Who's the Baketard?

Why Baketard? Love to cook, hate to bake. Despite having gone to cooking school and working in some top kitchens, I never learned the baking side of things. I'm building my baking and photography skills, while sharing recipes that rock my world in the mean time.

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Entries in barbecue (3)

Monday
Jul292013

Grilled Pork and Chorizo Burgers

Summer! SUN! A real summer in Seattle. YAYYYYYYY!!

This summer has been gorgeous, which is something we have lamented not having the past few years in Seattle. Because of the great weather, ours has been a crazy calendar of get-togethers and cookouts, so I haven’t taken much time for actually typing in recipes for the blog. These burgers were so completely amazing, I couldn’t NOT share them.

Until now, I always thought the Lambgasm burgers were the best burgers I’ve ever tried. They’re great. They’re even amazing. These are better. They are adapted from Suzanne Goin's Sunday Suppers at Lucques: Seasonal Recipes from Market to Table, which is one of my favorite books in my cookbook collection. I can honestly say I've made over half the recipes in the book and haven't been disappointed with a single one!  (FYI, She has a new book coming out in the fall from her Wine Bar in LA, The A.O.C. Cookbook and you KNOW I've pre-ordered THAT action. If it's even half of what her original book is, it will be a keeper.

Ok, to the details--Adding the aromatics and bacon inside the burger is one thing, throwing in chorizo is another. Add the atomic romesco and homemade aioli takes it to the next level. To be fair, her recipe for romesco is pretty smooth and not too brutally hot, but I ran out of anchos and the only chiles in the house were a package I found of shredded, dried chiles from Hunan I’d brought back from an asia trip. I followed the instructions below for the romesco, subbing these in. The romesco still tasted like what I expected a romesco to be—it just had an afterburn which pretty much guaranteed we’d be sitting on a sno-cone for the next three days. We powered through anyway.

A few more modifications: 

I added caramelized onions as a topping, because HELLO—what’s better than caramelized onions?

Seriously, what is?

I also subbed in cheap grocery store potato buns for the brioche buns, because while I like brioche in many things, BRIOCHE BUNS ARE BULLSHIT. You end up with such a huge-assed bun, and everything else gets lost. Give me a butter-toasted cheapassed grocery store bun ANY day over the fussy, hoity-toidy brioche bun.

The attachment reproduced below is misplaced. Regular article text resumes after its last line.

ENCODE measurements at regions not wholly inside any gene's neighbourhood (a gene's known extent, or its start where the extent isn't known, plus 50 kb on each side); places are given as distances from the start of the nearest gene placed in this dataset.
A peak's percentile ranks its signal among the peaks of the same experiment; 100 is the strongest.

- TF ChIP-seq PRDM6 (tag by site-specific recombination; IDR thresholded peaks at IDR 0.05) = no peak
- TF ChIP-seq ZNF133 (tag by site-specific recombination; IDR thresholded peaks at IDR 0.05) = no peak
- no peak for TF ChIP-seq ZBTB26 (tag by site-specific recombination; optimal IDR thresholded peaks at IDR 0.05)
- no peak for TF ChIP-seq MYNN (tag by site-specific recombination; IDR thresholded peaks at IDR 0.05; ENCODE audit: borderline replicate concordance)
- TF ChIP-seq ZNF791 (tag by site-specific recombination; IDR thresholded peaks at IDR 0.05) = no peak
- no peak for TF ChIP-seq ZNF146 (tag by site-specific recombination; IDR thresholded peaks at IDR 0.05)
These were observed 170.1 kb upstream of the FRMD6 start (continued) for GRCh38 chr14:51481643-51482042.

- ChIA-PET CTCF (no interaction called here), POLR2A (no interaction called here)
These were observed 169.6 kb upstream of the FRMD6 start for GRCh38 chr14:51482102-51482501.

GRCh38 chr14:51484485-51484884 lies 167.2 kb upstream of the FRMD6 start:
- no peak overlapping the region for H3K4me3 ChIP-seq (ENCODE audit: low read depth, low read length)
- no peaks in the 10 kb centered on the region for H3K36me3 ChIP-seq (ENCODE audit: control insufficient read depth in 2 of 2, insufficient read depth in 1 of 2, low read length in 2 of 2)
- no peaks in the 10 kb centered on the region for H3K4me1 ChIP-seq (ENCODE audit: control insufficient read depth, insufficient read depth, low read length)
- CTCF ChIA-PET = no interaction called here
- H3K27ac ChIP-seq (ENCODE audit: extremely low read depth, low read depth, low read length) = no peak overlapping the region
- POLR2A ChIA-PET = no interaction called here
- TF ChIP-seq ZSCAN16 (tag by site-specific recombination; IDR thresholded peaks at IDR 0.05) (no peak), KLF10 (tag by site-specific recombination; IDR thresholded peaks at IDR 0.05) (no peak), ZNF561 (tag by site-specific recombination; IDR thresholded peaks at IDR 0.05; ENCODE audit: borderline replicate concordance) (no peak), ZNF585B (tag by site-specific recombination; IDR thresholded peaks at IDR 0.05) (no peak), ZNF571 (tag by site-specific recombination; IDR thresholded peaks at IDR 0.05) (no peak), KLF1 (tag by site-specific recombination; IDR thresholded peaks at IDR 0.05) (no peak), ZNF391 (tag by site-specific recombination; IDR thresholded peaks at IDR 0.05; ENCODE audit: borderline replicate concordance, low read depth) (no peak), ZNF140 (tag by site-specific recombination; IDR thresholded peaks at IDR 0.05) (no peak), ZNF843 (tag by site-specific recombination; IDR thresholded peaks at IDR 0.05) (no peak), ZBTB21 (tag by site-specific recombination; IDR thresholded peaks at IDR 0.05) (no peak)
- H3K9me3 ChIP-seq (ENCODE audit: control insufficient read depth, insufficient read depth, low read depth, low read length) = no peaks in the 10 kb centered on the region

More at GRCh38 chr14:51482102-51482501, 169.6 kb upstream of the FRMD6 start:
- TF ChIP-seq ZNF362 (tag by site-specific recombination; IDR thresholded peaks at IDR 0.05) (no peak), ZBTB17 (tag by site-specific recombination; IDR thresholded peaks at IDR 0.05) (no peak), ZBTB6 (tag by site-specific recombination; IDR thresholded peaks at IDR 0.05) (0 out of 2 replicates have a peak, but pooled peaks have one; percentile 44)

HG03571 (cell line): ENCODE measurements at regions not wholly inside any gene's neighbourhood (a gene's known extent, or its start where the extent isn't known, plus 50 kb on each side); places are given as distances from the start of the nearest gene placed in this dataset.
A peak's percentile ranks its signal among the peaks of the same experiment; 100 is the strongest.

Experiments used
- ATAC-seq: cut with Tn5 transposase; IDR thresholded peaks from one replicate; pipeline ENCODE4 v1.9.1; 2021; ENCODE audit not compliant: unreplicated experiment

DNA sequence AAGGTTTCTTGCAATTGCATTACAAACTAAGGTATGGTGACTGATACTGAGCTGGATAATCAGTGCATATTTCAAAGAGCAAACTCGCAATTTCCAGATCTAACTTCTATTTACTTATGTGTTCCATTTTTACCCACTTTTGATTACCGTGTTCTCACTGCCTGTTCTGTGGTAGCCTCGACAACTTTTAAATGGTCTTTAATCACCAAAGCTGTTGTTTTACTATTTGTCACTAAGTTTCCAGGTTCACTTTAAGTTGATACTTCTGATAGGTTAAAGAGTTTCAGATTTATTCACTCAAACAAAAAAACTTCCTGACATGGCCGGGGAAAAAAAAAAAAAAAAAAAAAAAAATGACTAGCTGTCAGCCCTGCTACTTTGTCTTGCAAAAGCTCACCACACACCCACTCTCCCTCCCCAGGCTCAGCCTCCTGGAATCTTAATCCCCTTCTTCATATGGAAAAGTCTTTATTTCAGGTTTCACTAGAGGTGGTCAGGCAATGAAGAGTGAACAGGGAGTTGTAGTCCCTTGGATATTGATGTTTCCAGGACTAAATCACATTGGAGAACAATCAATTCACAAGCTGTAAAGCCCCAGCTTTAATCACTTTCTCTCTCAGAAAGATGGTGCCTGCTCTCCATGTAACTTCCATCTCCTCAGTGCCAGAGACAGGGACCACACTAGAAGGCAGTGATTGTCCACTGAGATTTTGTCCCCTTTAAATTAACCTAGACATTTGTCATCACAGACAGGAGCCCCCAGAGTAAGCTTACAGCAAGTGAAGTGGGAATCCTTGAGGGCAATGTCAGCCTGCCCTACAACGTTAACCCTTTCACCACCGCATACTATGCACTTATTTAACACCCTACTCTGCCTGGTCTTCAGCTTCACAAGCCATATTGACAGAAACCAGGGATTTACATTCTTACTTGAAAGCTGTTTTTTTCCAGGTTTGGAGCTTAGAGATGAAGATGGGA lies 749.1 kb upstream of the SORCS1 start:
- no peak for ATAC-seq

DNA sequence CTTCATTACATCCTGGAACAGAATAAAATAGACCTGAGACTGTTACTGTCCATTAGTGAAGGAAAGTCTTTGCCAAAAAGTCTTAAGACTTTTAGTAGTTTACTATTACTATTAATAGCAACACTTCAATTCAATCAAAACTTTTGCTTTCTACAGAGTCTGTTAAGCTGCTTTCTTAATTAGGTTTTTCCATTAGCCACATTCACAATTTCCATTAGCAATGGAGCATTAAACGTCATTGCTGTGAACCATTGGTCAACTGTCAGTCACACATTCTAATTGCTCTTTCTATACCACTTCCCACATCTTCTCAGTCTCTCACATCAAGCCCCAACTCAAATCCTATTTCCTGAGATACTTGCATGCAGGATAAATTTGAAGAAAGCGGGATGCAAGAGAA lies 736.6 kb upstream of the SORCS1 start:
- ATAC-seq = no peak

I used aged new Zealand cheddar, pecorino-romano, beer and sodium citrate to make Modernist Cuisine at Home processed cheese. Made with all cheese, but rubbery-melty-good like Velveeta. You can find recipes for this all over the place. While it’s not critical for this recipe, it rounded out all the flavors really well.

Finally, this recipe calls for 2 pounds of pork and a quarter pound of chorizo. Where the hell are you going to find a quarter pound of chorizo? I bought a package of ¾ pound and just threw it all in. It was delicious.

Suzanne Goin says to serve this with a vinegary coleslaw. We did it with a spicy potato salad and the Zucchini and Curried Breadcrumb Tian from last week’s NYT.

Sno-cone anyone?

Suzanne Goin’s Grilled Pork Burgers

Makes 6 burgers

For the burger:

  • ·         1 ½ teaspoon cumin seeds
  • ·         3 tablespoons extra-virgin olive oil, plus more for grilling
  • ·         ½ cup diced shallots
  • ·         1 tablespoon minced garlic
  • ·         1 tablespoon thyme leaves
  • ·         2 chiles de arbol, thinly sliced on the bias
  • ·         2 pounds ground pork
  • ·         ¼ pound fresh Mexican chorizo, casing removed
  • ·         3 ounces applewood-smoked bacon, finely diced
  • ·         2 tablespoons chopped flat-leaf parsley
  • ·         6 slices Manchego cheese
  • ·         6 brioche buns or other good burger buns
  • ·         Aioli (recipe follows)
  • ·         Romesco (recipe follows)
  • ·         2 ounces arugula
  • ·         Kosher salt and freshly ground black pepper